The fond suggestion, of course, has always been that Arsenal would kill to achieve the perfect goal, one effectively walked into the net after a series of beautiful threaded flicks and passes.
Here, the Emirates' wish was their command. After a stultifying first quarter of an hour, they delivered so sweetly, this move was so brilliant and intricate, it was as if it could not initially be computed by the brain. Certainly, not by the visiting defence's combined brain power at any rate.
Sixty thousand seemed stunned. When Wilshere side-footed home, it was not greeted by complete rapture but almost with a touch of hesitancy. Was it almost too perfect? No. Surely it was going to have to be chalked off for, say, Wilshere being offside? No chance. Norwich's players just stood there, mystified as to how their packed ranks could have been so amazingly undone.
This is how: Mathieu Flamini battled to win the ball in his own half, Wilshere took over, finding Kieran Gibbs down the left flank, who in turn sent Santi Cazorla marauding inside.
Then it got complicated, as if the edge of the Norwich box turned into a giant pinball machine: Wilshere to Cazorla to Wilshere, via Olivier Giroud, to Wilshere, to Giroud, and finally Wilshere yet again to slide the ball past a befuddled John Ruddy.
To make it more extraordinary, these had not just been run-of-the mill touches; Wilshere's second had been flicked instantly with the side of the foot and Giroud's back-heel and then the back flick which finally set up the goal as Wilshere burst through the offside trap were wondrous.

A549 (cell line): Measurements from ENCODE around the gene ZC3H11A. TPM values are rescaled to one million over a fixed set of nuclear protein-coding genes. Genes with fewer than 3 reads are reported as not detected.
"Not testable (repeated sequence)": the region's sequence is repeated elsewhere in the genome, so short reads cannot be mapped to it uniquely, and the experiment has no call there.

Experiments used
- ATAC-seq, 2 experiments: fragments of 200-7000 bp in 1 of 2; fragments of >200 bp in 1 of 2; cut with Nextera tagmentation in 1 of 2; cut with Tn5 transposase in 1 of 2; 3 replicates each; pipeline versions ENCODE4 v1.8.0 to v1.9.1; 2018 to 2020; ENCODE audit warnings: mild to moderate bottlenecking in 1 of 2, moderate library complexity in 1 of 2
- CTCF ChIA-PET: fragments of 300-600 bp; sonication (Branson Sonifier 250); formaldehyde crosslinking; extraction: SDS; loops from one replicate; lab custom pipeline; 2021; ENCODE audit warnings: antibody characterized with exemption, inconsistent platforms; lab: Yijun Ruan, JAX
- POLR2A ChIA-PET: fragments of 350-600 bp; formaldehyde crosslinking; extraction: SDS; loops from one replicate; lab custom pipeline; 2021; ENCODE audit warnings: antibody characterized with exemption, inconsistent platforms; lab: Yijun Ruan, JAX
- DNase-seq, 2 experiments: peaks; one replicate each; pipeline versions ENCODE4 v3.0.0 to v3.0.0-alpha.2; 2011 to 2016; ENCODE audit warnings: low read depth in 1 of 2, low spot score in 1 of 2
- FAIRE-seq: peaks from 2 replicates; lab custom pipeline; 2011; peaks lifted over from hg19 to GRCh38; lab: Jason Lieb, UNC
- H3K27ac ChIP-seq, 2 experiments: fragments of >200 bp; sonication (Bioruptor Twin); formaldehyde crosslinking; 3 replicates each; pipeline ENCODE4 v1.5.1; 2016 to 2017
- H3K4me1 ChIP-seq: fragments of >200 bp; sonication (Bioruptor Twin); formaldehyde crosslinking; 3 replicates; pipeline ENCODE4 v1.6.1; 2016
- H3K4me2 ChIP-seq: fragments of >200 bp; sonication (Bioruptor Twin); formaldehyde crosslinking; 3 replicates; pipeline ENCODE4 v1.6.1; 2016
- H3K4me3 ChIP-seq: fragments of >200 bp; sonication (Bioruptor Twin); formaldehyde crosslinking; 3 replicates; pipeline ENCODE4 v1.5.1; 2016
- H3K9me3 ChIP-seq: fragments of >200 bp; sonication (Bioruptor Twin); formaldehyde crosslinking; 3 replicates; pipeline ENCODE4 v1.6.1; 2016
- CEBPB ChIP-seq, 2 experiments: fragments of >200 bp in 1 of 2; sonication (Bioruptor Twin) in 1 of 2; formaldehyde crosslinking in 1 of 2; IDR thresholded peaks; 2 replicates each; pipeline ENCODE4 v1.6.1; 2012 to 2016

Top that! For a spell, Arsenal tried but, with Norwich sticking to their game plan of having practically only Gary Hooper ahead of the ball, the home side found it harder to find another magical route through. When they did, Ruddy made a fabulous stop even while diving the wrong way.
When Flamini had to come off before half-time, concussed after an earlier knock which could yet keep him out of this week's Champions League date with Borussia Dortmund, this formidable artisan was initially missed among the artists as Norwich began to peep out of their shell, encouraged enough for Leroy Fer to have a decent dart from long range.
Arsenal temporarily lost their glue and even when another scintillating five-touch move, which started just outside their own box and ended with Özil heading home Giroud's cross, eased their concerns, Norwich still made them pay for a careless clearance from Per Mertesacker and poor closing down from Gibbs as Jonny Howson slapped one back. It was as if Norwich had poked a bees' nest as Arsenal swarmed all over them, playing dazzling, high-pace football for the last 20 minutes, capped by a brilliant, slaloming individual goal from Flamini's irrepressibly confident replacement Aaron Ramsey, before the Welshman provided the beautiful cushioned touch which allowed Özil to slide home the fourth.
It was all so enjoyable that somebody even dared mention the word 'Invincibles' to Wenger, leaving him to smile it was not even Christmas yet.
Still, it was noticeable he was not exactly pooh-poohing the comparison as his men made it a dozen games unbeaten since that opening day reverse to Villa. Which seems an awfully long time ago.